Increasing regulatory pressure requires banks to improve risk aggregation and reporting, but a majority struggle with data inconsistencies according to a joint survey by Lepus Research and business analytics software group SAS.
This technical hurdle was pinpointed by 81% of banks surveyed, while more than half also face difficulties from separate risk systems and inflexible sources.
Lepus surveyed 27 global financial institutions (FIs) about the Basel Committee on Banking Supervision’s (BCBS) principles for effective risk data aggregation and risk reporting. Also known as BCBS 239, the principles aim to increase transparency and reduce operational risks. Adherence to these principles allows banks to improve stress testing and anticipate future problems.
“The survey clearly shows that firms are struggling with the legacy of their separate, siloed risk systems,” said Geoff Kates, chief executive (CEO) of Lepus. “That makes it extremely difficult to combine high-quality data for regulatory reporting, risk and capital management, and stress testing.”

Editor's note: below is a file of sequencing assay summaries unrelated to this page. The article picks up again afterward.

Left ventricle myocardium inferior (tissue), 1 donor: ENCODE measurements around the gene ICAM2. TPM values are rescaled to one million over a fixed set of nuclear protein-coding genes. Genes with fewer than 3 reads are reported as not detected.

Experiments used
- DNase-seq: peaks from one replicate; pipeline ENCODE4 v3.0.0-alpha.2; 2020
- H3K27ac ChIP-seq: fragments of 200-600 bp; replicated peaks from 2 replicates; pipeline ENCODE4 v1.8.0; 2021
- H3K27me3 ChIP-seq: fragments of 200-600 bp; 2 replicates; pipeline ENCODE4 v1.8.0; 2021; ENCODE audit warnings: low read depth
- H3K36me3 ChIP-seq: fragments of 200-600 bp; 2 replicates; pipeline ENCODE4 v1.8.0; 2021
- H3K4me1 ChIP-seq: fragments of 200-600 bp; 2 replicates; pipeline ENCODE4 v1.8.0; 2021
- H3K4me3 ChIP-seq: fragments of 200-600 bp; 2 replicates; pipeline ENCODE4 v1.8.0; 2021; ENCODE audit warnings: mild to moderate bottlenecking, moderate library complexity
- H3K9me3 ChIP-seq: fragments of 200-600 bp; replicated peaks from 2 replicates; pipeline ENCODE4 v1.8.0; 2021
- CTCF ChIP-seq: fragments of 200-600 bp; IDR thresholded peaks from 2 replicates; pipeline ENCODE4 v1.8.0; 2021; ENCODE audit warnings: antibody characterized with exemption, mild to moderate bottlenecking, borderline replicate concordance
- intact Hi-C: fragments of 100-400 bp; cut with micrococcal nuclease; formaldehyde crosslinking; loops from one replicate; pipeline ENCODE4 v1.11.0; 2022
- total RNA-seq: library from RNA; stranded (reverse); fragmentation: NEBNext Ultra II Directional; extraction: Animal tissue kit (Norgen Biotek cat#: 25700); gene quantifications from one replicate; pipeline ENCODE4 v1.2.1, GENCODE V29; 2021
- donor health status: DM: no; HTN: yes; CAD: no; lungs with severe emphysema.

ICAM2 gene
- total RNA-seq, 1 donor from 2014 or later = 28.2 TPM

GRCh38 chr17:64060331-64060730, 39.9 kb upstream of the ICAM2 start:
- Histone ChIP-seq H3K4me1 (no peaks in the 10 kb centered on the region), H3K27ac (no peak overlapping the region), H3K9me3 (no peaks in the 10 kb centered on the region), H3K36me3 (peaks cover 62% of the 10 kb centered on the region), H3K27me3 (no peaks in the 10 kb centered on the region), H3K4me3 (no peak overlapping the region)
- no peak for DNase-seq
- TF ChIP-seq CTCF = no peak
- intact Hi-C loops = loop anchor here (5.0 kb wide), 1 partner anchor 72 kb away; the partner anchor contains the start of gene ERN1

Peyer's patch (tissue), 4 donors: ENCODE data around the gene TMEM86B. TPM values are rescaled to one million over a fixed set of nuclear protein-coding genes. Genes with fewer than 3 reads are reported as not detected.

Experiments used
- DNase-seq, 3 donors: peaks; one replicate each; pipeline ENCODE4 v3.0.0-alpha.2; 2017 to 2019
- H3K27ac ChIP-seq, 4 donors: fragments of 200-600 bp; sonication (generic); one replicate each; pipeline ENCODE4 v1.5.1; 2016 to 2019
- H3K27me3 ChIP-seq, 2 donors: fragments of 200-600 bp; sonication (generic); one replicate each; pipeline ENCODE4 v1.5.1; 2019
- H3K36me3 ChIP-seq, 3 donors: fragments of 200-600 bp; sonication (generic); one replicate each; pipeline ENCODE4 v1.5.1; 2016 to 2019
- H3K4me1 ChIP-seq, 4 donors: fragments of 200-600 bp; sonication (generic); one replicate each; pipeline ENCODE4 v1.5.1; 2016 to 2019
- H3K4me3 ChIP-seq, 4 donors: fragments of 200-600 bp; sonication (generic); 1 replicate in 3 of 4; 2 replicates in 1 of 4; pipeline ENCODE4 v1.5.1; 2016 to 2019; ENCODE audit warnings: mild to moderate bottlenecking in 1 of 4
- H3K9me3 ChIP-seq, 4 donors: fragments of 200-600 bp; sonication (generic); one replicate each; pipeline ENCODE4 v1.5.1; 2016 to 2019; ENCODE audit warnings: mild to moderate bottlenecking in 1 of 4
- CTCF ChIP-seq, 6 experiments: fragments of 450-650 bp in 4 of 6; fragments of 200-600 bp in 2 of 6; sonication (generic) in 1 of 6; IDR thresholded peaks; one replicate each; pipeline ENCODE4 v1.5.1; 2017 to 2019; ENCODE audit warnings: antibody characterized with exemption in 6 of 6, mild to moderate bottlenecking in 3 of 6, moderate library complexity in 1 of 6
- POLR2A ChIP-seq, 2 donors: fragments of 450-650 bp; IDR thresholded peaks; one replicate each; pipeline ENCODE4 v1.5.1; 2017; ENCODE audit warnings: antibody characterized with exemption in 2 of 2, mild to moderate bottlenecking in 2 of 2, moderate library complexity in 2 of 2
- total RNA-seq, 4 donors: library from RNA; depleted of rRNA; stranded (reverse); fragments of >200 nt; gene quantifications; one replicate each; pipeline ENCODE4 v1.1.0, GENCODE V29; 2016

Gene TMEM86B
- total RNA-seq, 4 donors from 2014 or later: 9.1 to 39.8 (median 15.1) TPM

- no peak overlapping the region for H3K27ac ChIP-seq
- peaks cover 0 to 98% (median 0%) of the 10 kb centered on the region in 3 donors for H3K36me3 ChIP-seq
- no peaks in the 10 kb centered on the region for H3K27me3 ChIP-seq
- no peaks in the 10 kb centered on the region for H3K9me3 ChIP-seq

Asked about their ability to prove data origin – a requirement of BCBS 239 – two in three of the FIs surveyed saw room for improvement and 22% identified a need for significant investment.
The institutions were also asked if they expected BCBS 239 compliance initiatives to deliver ancillary business benefit. Many anticipated achieving a more holistic organisational view of risks, with 22% citing improved stress testing capabilities and 30% needing a more holistic view of firm-wide risks.
“In the regulatory-compliance future, stress testing will be an ongoing process of analysing unpredictable scenarios instead of an annual exercise devoid of surprise,” said David M. Wallace, SAS global financial services marketing manager.
“Banks that fully implement BCBS 239 principles as best practices will be able to analyse surprise scenarios on demand for regulators. In addition, they’ll be more effective and efficient in capital planning.”
The full report, entitled
‘Industry Challenges: Implementing Effective Risk Data Solutions’
, may be accessed via
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